The Solar Wind Particle Burst Engine models the solar wind by simulating bursts of particles emitted by coronal holes. The idea is to simulate continuous flow of particles using discrete representation of the world. We can represent the wind as a finite number of particle bursts. The world space is one dimensional. It is represented with finite number of bins. The bins are enumerated with index. Greater the index, greater the distance of the bin from the Sun. Therefore the bin with index 0 corresponds to the Sun surface. Each bin at every particular time moment can “contain” zero or more particle bursts. At every world time tick (the time is modelled in a discrete way in form of integer ticks) the particle bursts move out of the Sun by leaving one bin and getting into another.
Since we can characterise each burst with some emergence time (tick) and some velocity, each simulation run can be entirely described as a set of bursts. The velocity of every burst is constant, we consider it as a function of coronal holes at the burst emergence time moment.
Here you can see the demo run of burst engine:
Three standalone bursts are emitted at 0, 10 and 20 simulation ticks with corresponding velocities of 0.2, 0.5 and 1.0 bin/tick.
The Y axis shows the average velocity of all the bursts in the bin.
Furthermore, if we emit a burst at every simulation tick we can model the continuous flow of the solar wind. The only requirement here is not to have velocity exceeding 1.0 bin/tick. To emit the burst at every tick we can interpolate the properties of closest bursts. Hence, for the example above we can get the following “continuous” solar wind flow (20 bursts acquired from linear interpolation of 3 standalone bursts).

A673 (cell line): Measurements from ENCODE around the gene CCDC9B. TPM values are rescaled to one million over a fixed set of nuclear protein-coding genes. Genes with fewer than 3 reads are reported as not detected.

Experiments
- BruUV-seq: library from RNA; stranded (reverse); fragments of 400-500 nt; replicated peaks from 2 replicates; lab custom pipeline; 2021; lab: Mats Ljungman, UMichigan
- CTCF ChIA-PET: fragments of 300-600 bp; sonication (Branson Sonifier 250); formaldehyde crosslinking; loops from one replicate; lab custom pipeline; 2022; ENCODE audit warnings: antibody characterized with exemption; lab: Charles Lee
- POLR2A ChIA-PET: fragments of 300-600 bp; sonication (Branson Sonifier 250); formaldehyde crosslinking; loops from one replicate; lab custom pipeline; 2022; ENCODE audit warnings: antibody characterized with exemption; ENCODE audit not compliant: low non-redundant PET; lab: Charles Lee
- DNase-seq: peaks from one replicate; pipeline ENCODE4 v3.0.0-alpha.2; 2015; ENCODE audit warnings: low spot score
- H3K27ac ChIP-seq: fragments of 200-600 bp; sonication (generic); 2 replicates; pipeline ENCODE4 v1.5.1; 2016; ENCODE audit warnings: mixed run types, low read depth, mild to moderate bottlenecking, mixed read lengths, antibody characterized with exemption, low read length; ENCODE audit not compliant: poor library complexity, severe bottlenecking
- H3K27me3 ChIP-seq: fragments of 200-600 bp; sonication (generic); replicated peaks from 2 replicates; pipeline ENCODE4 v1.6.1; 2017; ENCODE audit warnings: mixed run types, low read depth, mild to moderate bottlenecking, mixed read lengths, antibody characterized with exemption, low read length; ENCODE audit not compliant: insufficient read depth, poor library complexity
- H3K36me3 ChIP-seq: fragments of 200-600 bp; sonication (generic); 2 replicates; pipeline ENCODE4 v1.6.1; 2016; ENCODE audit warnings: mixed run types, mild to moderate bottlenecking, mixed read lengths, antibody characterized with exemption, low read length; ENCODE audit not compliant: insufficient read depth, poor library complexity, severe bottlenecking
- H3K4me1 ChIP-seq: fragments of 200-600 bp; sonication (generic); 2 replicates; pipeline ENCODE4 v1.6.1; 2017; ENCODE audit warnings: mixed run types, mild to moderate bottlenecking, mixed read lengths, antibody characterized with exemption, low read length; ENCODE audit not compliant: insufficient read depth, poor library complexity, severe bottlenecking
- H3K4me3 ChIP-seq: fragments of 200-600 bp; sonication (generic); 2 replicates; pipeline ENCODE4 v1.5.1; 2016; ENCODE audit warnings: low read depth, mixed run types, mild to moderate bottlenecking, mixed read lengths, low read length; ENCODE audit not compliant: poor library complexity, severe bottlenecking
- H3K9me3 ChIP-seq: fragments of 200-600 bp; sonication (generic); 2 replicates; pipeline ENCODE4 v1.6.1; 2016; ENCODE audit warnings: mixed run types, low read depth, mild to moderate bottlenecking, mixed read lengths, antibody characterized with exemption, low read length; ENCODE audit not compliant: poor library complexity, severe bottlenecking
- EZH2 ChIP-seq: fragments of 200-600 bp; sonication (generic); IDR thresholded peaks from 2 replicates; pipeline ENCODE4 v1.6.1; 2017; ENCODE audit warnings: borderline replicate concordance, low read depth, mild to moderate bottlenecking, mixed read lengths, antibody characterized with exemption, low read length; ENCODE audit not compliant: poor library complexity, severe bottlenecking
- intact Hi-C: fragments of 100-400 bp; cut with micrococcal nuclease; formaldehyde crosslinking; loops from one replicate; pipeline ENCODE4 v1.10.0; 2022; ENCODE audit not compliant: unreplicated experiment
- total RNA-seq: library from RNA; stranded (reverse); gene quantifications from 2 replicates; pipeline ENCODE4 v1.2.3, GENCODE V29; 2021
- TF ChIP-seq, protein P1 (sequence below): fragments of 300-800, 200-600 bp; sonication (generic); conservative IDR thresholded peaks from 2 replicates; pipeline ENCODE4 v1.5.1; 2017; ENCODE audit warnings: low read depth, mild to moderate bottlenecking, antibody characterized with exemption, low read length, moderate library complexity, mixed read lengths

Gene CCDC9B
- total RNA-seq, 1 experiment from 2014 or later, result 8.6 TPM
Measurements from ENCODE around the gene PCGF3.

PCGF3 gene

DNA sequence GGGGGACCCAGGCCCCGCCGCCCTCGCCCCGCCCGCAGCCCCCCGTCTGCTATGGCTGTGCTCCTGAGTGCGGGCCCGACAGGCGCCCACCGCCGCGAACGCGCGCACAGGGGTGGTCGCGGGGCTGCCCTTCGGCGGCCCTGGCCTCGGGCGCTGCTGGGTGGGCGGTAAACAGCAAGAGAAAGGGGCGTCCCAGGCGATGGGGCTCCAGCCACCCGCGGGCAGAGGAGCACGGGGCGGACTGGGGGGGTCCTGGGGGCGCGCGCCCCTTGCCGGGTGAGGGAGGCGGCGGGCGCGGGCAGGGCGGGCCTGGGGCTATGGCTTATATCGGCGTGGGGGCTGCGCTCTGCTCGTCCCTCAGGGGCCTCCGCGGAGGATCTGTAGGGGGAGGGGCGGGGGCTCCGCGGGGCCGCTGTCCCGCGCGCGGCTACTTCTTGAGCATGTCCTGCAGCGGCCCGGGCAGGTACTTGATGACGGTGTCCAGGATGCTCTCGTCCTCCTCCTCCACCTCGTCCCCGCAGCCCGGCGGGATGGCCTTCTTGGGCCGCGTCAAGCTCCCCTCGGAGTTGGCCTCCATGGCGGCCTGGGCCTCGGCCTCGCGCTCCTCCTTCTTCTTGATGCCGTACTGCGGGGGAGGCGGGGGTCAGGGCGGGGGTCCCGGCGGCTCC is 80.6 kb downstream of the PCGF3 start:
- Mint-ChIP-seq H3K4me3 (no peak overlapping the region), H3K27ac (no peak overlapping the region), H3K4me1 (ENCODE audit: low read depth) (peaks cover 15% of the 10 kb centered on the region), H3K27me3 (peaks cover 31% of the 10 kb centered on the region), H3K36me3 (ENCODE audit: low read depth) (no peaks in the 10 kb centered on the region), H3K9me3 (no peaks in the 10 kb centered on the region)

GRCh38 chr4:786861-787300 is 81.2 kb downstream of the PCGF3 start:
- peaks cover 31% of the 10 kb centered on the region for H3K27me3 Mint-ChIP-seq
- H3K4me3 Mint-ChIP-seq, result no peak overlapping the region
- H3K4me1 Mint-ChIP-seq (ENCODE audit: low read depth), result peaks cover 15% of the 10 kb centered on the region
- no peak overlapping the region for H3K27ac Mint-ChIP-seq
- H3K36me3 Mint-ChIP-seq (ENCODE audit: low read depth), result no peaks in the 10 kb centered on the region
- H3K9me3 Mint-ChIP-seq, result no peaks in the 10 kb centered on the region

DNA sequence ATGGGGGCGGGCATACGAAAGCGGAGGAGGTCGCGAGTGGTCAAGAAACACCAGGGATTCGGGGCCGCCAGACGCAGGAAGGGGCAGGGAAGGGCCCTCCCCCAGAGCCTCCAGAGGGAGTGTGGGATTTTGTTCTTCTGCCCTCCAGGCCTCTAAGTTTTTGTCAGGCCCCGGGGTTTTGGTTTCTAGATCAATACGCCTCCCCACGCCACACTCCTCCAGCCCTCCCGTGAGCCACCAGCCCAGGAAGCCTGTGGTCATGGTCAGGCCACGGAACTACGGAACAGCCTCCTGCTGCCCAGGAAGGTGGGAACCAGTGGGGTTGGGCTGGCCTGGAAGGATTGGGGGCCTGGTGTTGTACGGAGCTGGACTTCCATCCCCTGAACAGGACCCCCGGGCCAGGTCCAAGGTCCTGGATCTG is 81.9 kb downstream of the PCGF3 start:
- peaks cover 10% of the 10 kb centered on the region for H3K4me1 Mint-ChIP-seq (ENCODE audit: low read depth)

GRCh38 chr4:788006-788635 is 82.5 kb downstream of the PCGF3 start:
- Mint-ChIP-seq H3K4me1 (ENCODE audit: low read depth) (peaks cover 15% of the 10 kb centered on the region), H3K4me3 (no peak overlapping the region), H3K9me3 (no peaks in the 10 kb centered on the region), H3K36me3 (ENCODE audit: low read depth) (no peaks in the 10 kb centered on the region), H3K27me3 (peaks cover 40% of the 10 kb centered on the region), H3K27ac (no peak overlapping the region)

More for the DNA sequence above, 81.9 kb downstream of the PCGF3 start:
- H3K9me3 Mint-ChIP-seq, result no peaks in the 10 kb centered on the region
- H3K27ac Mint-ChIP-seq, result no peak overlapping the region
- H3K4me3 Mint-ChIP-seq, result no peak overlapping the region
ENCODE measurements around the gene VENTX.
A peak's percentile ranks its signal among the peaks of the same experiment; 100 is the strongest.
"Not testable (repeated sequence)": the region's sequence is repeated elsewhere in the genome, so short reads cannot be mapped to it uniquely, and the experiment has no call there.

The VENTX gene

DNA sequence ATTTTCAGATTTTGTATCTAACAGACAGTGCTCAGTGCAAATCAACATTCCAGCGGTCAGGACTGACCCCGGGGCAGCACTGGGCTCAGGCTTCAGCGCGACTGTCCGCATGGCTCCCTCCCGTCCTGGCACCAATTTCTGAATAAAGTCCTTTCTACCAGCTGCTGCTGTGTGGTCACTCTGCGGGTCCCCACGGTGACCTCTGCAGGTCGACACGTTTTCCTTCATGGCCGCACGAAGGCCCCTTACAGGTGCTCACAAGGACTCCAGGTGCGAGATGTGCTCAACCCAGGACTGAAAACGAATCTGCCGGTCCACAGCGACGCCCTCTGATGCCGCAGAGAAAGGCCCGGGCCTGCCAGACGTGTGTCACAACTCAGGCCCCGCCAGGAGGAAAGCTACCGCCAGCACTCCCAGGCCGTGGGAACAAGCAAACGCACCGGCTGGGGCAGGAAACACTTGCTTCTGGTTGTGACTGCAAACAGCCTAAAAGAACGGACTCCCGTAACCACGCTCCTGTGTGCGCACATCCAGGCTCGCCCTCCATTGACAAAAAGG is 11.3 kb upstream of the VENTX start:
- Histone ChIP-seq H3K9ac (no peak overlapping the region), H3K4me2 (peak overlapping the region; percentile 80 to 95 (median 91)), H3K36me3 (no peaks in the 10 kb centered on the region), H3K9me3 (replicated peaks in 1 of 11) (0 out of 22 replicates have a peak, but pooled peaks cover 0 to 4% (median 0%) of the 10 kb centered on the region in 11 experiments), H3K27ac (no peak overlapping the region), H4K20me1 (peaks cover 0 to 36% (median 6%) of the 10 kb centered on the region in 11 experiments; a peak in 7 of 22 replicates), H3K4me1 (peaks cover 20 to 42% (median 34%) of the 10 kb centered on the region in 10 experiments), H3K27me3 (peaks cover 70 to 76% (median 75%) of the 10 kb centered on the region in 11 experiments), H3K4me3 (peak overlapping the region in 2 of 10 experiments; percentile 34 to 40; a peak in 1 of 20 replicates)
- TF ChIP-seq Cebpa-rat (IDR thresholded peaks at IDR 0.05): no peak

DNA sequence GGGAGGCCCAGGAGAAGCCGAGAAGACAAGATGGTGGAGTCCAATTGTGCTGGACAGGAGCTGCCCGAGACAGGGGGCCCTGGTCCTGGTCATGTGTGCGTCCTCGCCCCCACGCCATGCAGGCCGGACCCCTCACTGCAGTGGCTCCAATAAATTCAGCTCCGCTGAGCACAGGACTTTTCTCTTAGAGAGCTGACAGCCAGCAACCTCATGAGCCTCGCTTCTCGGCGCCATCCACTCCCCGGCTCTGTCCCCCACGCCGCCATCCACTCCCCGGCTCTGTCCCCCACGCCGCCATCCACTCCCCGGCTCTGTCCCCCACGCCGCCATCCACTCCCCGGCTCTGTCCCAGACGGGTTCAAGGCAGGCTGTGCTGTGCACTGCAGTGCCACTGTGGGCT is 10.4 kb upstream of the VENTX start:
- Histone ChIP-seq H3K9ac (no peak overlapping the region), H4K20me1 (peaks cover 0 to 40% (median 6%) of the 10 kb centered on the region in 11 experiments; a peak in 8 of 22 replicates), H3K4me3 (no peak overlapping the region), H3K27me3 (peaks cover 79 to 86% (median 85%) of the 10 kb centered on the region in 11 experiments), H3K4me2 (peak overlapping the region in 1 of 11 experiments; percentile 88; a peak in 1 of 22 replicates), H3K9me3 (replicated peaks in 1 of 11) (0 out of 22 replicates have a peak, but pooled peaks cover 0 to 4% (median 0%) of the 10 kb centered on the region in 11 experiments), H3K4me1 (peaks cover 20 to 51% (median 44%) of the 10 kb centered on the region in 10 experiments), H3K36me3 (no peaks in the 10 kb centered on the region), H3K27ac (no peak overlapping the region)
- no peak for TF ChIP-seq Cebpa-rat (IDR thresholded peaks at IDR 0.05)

We can see that discrete nature of the model is exposed in the late steps (50 and greater). This happens because there are nor more bursts are emitted after final burst at tick 20.
Looking at ticks interval 0 to 20 we can see that the simulated wind is “continuous” (e.g. without sudden drops of average velocity to zero)
Feeding simulator with real data
As a result, we can construct the simulation run by advancing the model world induced by evaluation of real coronal holes. For example, for year 2015 the wind can be modelled like:
Trace view in this case transforms from “traces” into a velocity magnitude “field”:
You can notice that most of the time the flow indeed looks like continuous. Sometimes the flow scrambles (e.g. see time moment around tick 9150) which indicates that the way in which I design the engine can be not well suited for modelling real world.
I will discuss the burst velocity function of coronal holes, space bin sizes, model tick length as well as converting velocity units from real world to model and vise versa in additional post where I perform inference of most of these parameters.